Spirit

Posted by Bethany Bell on

“Likewise the Spirit helps us in our weakness; for we do not know how to pray as we ought, but the Spirit himself intercedes for us with sighs too deep for words” - Romans 8:26

     Like anything, starting can be the hardest part. You’ve found that quiet 5 minutes, sequestered yourself away, and then you sit. Your mind begins racing with all the to-do lists, honey do lists, and lists long forgotten until that exact moment. How can you commune with God when it seems impossible to even begin?

     St. Paul in all of His wisdom tells us exactly what to do in Romans 8:26- “Likewise the Spirit helps us in our weakness; for we do not know how to pray as we ought, but the Spirit himself intercedes for us with sighs too deep for words.” So what is St. Paul telling us? He’s letting us know that we cannot pray on our own, that our first step should always be calling down the Holy Spirit to aid us in our prayers. 

     There are many ways to do this, it can be as simple as “Come Holy Spirit, Fire of Mercy” and include any intention you are thinking or the traditional “Come, Holy Spirit, fill the hearts of Thy faithful and enkindle in them the fire of Thy love. Send forth Thy Spirit and they shall be created. And Thou shalt renew the face of the earth.” Another one of my favorites to use is  “O God, incline unto my aid; O Lord, make haste to help me” which is from Psalm 70:1 and used by St. John Cassian and his monks unceasingly. This is also the prayer you will find in the Liturgy of the Hours. Whichever prayer you use whether one here or one you feel moved to say,  it is best to start any prayer this way.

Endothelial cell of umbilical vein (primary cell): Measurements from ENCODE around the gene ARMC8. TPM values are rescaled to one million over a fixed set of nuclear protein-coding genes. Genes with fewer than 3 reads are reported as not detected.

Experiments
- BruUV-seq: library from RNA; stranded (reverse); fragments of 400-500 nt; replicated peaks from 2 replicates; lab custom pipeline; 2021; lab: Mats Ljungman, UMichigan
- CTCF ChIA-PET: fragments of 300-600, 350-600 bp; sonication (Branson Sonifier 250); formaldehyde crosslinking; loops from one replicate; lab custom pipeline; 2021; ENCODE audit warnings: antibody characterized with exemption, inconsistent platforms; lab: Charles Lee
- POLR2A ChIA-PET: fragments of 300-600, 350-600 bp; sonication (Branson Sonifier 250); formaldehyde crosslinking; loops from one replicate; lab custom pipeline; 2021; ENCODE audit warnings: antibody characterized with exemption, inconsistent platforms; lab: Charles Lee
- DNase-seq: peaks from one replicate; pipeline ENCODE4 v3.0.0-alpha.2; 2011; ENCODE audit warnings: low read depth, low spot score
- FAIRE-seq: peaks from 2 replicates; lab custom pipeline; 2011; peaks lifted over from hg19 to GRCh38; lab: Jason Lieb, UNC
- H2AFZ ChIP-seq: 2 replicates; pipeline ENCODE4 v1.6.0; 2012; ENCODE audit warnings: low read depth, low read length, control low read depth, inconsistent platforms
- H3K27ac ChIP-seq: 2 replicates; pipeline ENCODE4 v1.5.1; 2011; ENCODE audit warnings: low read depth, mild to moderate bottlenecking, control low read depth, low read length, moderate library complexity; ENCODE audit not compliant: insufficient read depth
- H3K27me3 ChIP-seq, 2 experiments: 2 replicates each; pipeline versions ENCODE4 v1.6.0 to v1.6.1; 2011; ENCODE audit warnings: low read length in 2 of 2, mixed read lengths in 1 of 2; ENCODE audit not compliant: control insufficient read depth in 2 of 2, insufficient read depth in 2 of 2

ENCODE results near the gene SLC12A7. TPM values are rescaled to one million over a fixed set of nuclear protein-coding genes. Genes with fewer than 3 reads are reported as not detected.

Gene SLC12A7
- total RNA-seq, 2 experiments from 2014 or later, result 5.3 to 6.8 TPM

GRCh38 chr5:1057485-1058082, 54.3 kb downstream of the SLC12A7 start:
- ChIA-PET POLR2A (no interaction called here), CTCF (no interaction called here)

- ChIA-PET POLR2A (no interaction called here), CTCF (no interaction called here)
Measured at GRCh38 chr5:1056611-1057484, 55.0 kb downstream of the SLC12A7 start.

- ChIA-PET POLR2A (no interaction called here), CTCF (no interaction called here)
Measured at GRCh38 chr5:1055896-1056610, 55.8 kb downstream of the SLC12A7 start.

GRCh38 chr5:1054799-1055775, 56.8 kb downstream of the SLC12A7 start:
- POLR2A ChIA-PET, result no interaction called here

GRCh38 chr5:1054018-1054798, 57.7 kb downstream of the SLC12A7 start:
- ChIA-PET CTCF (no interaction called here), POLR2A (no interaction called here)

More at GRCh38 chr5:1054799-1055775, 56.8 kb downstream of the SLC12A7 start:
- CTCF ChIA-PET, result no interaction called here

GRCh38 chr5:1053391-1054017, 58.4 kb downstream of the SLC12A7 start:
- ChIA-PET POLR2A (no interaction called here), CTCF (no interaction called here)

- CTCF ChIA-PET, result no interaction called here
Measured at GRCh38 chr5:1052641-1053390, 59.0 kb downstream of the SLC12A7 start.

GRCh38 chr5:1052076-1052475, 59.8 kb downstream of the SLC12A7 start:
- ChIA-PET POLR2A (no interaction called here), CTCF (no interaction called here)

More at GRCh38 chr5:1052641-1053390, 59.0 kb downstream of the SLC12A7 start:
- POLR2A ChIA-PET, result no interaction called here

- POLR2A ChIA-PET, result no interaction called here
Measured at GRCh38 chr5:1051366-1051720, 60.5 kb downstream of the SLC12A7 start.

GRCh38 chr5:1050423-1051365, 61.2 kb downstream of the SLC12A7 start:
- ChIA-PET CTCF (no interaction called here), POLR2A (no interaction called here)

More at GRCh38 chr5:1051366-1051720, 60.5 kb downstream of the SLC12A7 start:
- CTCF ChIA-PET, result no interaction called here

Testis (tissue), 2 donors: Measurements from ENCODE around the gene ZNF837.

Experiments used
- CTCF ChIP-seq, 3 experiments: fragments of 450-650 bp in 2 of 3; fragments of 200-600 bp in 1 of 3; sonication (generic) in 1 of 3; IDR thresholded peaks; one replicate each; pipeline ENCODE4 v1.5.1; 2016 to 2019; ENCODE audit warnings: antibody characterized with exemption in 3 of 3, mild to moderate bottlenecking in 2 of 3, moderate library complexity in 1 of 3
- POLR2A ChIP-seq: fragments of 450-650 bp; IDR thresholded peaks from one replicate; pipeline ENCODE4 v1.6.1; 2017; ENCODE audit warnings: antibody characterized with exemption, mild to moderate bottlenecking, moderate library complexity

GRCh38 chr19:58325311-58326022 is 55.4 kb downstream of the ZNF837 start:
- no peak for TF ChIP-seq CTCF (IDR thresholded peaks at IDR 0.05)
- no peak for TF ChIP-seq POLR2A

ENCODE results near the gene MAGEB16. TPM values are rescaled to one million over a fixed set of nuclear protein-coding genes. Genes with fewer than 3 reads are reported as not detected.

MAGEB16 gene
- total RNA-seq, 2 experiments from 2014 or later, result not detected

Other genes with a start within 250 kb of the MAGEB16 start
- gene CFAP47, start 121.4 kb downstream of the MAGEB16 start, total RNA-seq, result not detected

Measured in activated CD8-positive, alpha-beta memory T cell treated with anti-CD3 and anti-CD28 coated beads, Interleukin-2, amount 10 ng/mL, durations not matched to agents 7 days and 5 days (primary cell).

Okay, so step one was to invoke the Holy Spirit to come to our aid. Now that we’ve asked Him to join us we need to get recollected or calm our mind so we can be attentive and aware of God's presence. Who better to help us get recolleted than the spouse of the Holy Spirit, Mary. Reciting the Rosary is a wonderful way to turn our hearts and minds to Christ. During Advent, meditating on the Joyful mysteries can help you build that joyful anticipation to the birth of Jesus. Another great prayer for recollection can be pulled from Holy Scripture, Luke 17:13; 18:14, 38 and is commonly referred to as the Jesus prayer. It goes “Lord Jesus Christ, Son of God, have mercy on me, a sinner.” This simple prayer calls to mind again that we are nothing without the aid of Christ and the repetition of this prayer is similar to the Rosary as it allows us to empty ourselves so we can be filled with the Holy Spirit. 

  

For the first week of advent I challenge everyone to find 5 minutes daily to commune with God. Begin your prayer invoking the Holy Spirit asking for aid to pray and try praying a decade of the Rosary or praying the Jesus prayer 10 times to calm your senses so you can feel His presence. If you need another decade or more repetitions of the Jesus prayer then do it. You’ll know when you are calm and open to receive God’s word.  Doing this will do a couple things for you. First, you are emptying yourself (Kenosis) by acknowledging that you are dependent on the Trinity in every way including your prayer life. Second, you stop doing and allow it to be done. What I mean is you stop thinking YOU are the one preparing your heart for Advent and start realizing that the HOLY SPIRIT is the one preparing you for Advent. I pray that this week brings you peace and joy during your quiet moments with Christ. Remember to be like Mary, the Magi and St. Simeon and open your heart to the joyful anticipation of the infant Christ.

 

 


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